Sunday, March 26th, 2006 @ 08:33 PM
Contributed by: Andy Updegrove
Views: 11,513

In what must have seemed to many as a bold move, Sun Microsystems last week announced that it would released the source code for its UltraSparc T1 processor under the GPL, supported by a new organization that it calls OpenSPARC.net.  But to those that have been around for a while, the announcement had an eerily familiar sound to it, and that sound was the echo of an organization called SPARC International.  Formed 18 years ago to license the SPARC chip design to multiple vendors to ensure second sourcing for the hardware vendors that Sun hoped would adopt it, SPARC International seemed to be every bit as revolutionary for its time as Sun's new initiative does today.

Back then, RISC chips were brand new, and several companies opted to use the new architecture as the basis for their newest and hottest chips, including Motorola, which launched its 88000 processor as a successor to its vastly successful 68000 line (the heart of the Apple machines of that era), and an upstart chip company then called MIPS Computer Systems.  Central to the appeal of the new architectural design was the "reduced instruction set computer" concept that permitted a more simplified, faster design, and which lent its introductory initials to provide the RISC name. 

Friday, March 24th, 2006 @ 07:40 AM
Contributed by: Andy Updegrove
Views: 17,999

In the last several days there have been several stories in the news that highlight the increasing tension between ownership of intellectual property rights (IPR) and the opportunities that become available when broader, free access to those rights is made available.  The three articles that struck me as best proving this point were the announcement by Sun Microsystems that it had released the design for its new UltraSPARC processor under the GNU GPL, a speech by Tim Berners-Lee to an Oxford University audience in which he challenged the British government to make Ordinance Survey mapping data available at no cost for Web use, and reports that a Dutch court had upheld the validity of the Creative Commons license.  Each of these stories demonstrates a breach in traditional thinking about the balance of value to an IPR owner between licensing those rights for profit, or making those same rights freely and publicly available.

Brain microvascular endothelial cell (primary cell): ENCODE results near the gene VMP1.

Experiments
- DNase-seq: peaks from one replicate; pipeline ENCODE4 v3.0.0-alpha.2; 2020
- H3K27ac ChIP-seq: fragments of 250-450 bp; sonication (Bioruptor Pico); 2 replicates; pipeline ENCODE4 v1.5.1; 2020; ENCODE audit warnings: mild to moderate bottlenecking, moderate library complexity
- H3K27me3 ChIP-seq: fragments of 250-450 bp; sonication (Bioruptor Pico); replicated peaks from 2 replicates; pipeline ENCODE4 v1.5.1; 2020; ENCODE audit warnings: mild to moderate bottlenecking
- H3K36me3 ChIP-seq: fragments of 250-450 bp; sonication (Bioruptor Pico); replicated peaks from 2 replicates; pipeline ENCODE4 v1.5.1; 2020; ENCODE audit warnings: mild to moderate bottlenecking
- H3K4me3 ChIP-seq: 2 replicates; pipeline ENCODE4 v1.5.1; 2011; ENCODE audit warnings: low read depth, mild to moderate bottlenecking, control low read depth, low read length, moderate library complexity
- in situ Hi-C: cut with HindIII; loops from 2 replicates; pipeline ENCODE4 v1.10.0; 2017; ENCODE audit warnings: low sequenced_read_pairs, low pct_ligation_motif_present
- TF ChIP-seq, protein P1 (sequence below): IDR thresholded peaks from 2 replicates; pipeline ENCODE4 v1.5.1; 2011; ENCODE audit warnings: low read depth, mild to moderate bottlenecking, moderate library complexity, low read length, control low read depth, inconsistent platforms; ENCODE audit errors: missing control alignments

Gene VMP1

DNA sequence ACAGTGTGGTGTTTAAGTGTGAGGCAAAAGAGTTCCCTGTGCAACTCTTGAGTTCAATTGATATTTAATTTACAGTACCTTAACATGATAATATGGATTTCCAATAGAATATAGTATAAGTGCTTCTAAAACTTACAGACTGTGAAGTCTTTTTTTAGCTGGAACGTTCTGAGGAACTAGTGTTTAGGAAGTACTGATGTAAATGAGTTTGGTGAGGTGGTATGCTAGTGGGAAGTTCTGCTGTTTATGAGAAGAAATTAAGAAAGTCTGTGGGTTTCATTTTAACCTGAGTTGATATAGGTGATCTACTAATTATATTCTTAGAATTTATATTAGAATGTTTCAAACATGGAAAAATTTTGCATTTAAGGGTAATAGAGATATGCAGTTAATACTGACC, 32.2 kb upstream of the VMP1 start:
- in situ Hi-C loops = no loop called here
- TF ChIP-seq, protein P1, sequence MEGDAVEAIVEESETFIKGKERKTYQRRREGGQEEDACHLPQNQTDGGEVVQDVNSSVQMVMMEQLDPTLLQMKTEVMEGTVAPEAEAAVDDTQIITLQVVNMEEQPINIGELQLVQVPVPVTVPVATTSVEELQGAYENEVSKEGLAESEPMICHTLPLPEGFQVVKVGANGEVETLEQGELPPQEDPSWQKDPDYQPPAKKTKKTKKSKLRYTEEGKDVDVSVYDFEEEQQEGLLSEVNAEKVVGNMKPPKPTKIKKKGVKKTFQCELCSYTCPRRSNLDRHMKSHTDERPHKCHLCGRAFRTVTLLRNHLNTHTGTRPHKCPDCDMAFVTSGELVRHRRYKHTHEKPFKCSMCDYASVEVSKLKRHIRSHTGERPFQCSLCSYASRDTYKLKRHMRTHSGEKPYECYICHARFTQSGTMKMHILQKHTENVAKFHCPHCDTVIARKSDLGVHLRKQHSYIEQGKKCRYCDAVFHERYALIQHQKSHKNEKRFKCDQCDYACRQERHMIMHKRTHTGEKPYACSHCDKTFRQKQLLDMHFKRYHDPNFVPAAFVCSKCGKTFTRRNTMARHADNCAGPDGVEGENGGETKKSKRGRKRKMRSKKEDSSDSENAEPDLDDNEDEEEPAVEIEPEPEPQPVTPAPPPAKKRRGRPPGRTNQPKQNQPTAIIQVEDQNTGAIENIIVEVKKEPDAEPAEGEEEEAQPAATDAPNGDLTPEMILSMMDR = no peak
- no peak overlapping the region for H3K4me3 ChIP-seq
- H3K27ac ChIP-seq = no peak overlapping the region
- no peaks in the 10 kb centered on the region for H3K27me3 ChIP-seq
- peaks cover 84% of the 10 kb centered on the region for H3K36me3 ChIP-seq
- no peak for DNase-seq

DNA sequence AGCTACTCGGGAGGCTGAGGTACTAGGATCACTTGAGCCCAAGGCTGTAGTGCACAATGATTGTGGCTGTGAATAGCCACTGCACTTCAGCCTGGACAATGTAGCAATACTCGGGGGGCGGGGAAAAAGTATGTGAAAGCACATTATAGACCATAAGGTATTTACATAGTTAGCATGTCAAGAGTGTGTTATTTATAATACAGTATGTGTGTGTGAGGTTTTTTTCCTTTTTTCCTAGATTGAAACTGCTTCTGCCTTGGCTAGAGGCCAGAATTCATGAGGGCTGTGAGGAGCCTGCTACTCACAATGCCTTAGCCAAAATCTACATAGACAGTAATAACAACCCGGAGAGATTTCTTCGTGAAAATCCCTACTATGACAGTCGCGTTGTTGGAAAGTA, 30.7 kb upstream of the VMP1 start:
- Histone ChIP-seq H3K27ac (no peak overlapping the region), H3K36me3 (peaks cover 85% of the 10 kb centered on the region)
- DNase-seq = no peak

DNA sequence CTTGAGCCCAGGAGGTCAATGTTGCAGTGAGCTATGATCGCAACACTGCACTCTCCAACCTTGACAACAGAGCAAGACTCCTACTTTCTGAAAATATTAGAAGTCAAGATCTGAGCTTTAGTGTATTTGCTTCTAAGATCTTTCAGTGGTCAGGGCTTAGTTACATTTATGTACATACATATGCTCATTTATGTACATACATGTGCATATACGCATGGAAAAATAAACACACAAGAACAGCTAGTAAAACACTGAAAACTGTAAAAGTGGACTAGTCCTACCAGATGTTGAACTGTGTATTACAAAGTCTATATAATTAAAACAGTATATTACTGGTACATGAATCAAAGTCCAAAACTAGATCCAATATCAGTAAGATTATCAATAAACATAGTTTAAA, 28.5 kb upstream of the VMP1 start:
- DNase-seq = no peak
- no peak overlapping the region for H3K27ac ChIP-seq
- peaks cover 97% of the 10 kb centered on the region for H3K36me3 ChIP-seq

In the case of the Sun announcement, that breach is expansion of the open source methodology form software to silicon - a genetic leap, if you will, from one species of technology to another.  Tim Berners-Lee's challenge, on the other hand, is an example of the increasingly popular concept that "data wants to be free," and that the greatest societal benefit may result from allowing it to be so.  And the Creative Commons victory demonstrates that traditional legal concepts can be adapted to successfully accommodate such new realities.

Thursday, March 23rd, 2006 @ 02:09 PM
Contributed by: Andy Updegrove
Views: 8,925

Since I posted yesterday's blog entry about Microsoft joining the ISO voting comments reconciliation subcommittee, I've received some questions about how that process works, and how long it will take. For the answers, I turned once again to Patrick Durusau, the Chairman of the subcommittee, and the Project Editor for the OpenDocument Format submission. And once again he was kind enough to supply the answer, which I reproduce here in full (thanks, Patrick).

 I have been asked about the current status of ODF in the ISO process and the calendar for action on that submission.

ODF was submitted by OASIS to ISO JTC 1 under what is known as a PAS submission. Such submissions are governed by a specific set of rules and procedures.

It was duly balloted and notices were sent to the appropriate National Bodies.

Tuesday, March 21st, 2006 @ 02:16 PM
Contributed by: Andy Updegrove
Views: 7,416

A few days ago, I got an email from someone with news of an interesting development in the ongoing ODF saga. The essence of the tip was this: a few days ago, Microsoft joined a very small subcommittee called "V1 Text Processing: Office and Publishing Systems Interface." And it just so happens that this small subcommittee (six companies — including Microsoft) is the entity charged with reconciling the votes that are being cast in the ISO vote to adopt the OASIS OpenDocument Format.